My Trip to Japan – Part 7 – Asakusa
We got up Monday morning, and headed back toward Tokyo from Niigata. This would be the only day without a scheduled baseball game, so it was essentially a “free day” for everyone. Some went to Sumo, some went sightseeing around Tokyo. I decided I would visit Sensoji in Asakusa, Taito, Tokyo.
Sensoji is Tokyo’s oldest temple. The first temple was built on the site in 645. The current temple was built with donations from the public after bombing raids destroyed the site in 1945. There were a ton of people there, even on a Monday afternoon. The first thing you see is the outer gate, Kaminarimon (“Thunder Gate”) with it’s huge lantern in the center and statues on each side.
Between the outer and inner gates runs Nakamise-dori, the famous shopping street. There are a ton of little shops along this street selling everything from toys to Japanese snacks to custom made kimonos. It’s a good place to pick up souvenirs for the folks back home (and I came back on my last morning in Japan to do that.)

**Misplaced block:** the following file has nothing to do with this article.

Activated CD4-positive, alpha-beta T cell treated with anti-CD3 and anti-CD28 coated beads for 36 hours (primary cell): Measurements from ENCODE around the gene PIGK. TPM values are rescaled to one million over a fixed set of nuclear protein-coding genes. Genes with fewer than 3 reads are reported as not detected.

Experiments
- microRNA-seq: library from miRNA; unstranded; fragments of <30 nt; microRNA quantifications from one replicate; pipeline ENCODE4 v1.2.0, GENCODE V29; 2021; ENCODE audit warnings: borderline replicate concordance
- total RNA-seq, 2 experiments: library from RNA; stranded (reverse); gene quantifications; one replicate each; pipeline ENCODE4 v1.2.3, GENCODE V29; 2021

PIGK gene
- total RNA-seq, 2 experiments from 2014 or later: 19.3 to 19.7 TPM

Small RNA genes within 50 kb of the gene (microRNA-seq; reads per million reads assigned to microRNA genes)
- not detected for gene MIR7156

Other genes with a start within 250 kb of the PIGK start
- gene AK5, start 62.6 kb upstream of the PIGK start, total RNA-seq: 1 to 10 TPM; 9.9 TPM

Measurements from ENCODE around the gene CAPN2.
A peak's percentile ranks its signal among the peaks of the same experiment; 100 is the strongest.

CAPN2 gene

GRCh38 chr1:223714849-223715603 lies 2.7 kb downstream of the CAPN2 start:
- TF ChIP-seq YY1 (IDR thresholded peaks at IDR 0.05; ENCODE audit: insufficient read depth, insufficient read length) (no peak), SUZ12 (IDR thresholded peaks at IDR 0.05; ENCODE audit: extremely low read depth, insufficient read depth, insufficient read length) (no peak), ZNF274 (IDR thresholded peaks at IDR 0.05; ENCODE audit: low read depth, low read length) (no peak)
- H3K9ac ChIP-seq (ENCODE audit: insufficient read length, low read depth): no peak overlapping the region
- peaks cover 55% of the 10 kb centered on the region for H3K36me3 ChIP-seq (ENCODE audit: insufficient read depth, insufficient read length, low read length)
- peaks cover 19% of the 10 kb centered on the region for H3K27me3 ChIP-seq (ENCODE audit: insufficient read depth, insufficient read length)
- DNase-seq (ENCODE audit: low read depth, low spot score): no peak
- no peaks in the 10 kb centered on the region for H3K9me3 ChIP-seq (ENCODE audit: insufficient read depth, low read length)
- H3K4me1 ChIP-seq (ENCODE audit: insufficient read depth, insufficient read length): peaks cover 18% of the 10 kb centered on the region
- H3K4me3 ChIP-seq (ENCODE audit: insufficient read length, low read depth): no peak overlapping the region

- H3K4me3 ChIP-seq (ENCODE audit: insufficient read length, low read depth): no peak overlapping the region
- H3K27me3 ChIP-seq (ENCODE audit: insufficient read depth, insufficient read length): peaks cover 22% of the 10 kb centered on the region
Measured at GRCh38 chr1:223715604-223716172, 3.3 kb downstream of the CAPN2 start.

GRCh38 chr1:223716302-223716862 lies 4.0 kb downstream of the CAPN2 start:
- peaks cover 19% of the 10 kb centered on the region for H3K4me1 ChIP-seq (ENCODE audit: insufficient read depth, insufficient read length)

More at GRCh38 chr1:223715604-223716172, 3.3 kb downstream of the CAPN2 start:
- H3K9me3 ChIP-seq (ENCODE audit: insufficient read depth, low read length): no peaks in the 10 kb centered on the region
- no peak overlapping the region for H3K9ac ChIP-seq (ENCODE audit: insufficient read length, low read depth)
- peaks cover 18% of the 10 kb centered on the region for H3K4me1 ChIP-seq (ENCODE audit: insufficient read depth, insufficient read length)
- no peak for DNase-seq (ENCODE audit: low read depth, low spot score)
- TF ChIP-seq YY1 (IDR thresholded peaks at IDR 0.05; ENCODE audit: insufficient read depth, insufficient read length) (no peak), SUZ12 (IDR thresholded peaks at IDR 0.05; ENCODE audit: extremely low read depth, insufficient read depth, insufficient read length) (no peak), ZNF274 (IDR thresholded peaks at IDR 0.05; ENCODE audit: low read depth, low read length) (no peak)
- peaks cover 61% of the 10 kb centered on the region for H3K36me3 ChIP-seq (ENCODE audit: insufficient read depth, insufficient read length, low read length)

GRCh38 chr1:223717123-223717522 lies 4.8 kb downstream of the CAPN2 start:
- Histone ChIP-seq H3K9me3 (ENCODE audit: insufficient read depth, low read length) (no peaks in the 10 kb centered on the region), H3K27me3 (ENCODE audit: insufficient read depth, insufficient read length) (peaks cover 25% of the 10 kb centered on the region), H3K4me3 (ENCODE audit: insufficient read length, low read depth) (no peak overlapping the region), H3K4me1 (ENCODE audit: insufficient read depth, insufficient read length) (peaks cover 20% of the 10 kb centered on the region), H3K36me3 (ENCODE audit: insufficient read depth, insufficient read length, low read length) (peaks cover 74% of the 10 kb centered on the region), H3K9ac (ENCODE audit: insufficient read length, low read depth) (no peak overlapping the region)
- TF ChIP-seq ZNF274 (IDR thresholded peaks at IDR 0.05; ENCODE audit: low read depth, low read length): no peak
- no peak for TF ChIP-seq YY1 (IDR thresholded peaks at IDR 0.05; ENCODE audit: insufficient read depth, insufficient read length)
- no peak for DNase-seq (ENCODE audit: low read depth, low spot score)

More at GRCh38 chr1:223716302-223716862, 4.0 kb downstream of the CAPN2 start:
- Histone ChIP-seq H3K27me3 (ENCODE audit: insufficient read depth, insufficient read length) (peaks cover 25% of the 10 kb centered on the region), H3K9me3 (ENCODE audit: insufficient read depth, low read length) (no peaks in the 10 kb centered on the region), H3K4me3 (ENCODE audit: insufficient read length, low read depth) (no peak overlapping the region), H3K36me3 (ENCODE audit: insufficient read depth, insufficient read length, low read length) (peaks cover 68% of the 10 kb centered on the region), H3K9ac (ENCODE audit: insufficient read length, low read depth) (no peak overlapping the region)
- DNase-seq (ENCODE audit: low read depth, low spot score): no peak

After passing through Nakamise-dori, you come to the inner gate, Hozomon (“Treasure House Gate”). The Hozomon features a large Chochin in the center, flanked by two Toro each weighing 1000kg. The upper floor houses Senso-ji’s treasured sutras.
Between the Hozomon and the Main Hall, you could get your fortune or Omikuji. This guy has pictures and a great explanation of the process. (Another one is here toward the bottom of the post.) I got a “bad fortune,” so my paper got left there. Fortunately, I was reassured by the sign that said by tenaciously doing my best, I could carve out my own fortune.
That night, some of the group went to dinner at a restaurant in the neighborhood around the hotel. It was a nice chance to talk and hear stories from everyone. Tomorrow, I venture out to Akihabara and a game at the Seibu Dome.